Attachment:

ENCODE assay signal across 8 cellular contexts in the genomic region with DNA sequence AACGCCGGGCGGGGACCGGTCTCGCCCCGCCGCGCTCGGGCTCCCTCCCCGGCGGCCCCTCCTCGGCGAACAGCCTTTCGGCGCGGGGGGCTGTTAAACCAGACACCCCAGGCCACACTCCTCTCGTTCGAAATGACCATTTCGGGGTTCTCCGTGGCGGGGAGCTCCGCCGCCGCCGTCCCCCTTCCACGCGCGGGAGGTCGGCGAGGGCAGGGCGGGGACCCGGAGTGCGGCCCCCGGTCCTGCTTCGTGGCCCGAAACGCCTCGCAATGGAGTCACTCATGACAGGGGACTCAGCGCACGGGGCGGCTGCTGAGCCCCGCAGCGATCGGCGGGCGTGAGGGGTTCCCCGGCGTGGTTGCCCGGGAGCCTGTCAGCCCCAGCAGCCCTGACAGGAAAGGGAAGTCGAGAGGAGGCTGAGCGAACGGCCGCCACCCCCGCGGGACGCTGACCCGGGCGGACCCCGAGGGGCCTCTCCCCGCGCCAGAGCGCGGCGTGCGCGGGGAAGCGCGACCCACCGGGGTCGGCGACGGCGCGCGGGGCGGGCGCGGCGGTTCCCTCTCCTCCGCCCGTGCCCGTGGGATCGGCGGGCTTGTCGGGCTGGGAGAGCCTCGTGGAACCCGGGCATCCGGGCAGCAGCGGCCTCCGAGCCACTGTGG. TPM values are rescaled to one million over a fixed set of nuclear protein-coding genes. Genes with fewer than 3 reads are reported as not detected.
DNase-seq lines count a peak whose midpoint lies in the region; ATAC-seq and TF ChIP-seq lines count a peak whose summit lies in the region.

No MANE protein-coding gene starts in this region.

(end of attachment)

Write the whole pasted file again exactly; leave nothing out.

ENCODE assay signal across 8 cellular contexts in the genomic region with DNA sequence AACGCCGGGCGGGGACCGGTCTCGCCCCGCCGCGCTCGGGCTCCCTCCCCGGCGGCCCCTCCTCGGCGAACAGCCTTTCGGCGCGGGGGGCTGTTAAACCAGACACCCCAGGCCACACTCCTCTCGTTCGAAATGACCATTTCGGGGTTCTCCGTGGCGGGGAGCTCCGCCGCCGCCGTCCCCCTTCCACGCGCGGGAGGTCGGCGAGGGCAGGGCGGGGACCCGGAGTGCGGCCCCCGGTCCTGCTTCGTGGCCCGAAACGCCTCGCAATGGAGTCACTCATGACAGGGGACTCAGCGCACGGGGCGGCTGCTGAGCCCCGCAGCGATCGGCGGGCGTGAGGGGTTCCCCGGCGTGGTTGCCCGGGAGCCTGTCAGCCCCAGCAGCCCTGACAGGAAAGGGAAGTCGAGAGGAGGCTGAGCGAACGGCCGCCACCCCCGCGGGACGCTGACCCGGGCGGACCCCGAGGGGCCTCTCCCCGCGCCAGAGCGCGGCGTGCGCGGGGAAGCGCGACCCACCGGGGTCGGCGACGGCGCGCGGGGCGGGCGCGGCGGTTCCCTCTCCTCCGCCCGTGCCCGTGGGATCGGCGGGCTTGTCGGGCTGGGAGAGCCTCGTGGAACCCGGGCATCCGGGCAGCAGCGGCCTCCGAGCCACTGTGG. TPM values are rescaled to one million over a fixed set of nuclear protein-coding genes. Genes with fewer than 3 reads are reported as not detected.
DNase-seq lines count a peak whose midpoint lies in the region; ATAC-seq and TF ChIP-seq lines count a peak whose summit lies in the region.

No MANE protein-coding gene starts in this region.